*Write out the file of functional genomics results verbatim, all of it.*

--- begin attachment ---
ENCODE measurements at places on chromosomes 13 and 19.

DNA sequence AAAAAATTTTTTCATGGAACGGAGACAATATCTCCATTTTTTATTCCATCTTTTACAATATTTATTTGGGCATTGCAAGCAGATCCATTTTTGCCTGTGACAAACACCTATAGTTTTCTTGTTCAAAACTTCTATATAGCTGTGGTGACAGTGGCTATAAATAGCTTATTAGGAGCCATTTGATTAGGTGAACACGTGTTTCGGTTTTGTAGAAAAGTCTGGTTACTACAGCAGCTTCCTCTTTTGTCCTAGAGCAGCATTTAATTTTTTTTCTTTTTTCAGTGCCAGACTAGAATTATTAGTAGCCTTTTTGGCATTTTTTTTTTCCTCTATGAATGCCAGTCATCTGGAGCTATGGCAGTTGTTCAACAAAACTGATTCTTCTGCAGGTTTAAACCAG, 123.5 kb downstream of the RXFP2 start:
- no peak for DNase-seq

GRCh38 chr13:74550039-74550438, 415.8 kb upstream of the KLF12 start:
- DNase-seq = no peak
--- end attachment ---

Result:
ENCODE measurements at places on chromosomes 13 and 19.

DNA sequence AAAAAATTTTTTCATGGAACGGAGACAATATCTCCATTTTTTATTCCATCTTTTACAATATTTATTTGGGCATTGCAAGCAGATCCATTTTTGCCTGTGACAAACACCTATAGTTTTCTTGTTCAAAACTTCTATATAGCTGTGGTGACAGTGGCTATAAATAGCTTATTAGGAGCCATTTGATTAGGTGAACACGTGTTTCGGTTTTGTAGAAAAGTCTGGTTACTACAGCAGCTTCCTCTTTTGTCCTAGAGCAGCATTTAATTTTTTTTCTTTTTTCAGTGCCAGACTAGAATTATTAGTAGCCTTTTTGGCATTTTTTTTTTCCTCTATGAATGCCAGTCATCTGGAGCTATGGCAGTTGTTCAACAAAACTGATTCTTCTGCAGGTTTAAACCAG, 123.5 kb downstream of the RXFP2 start:
- no peak for DNase-seq

GRCh38 chr13:74550039-74550438, 415.8 kb upstream of the KLF12 start:
- DNase-seq = no peak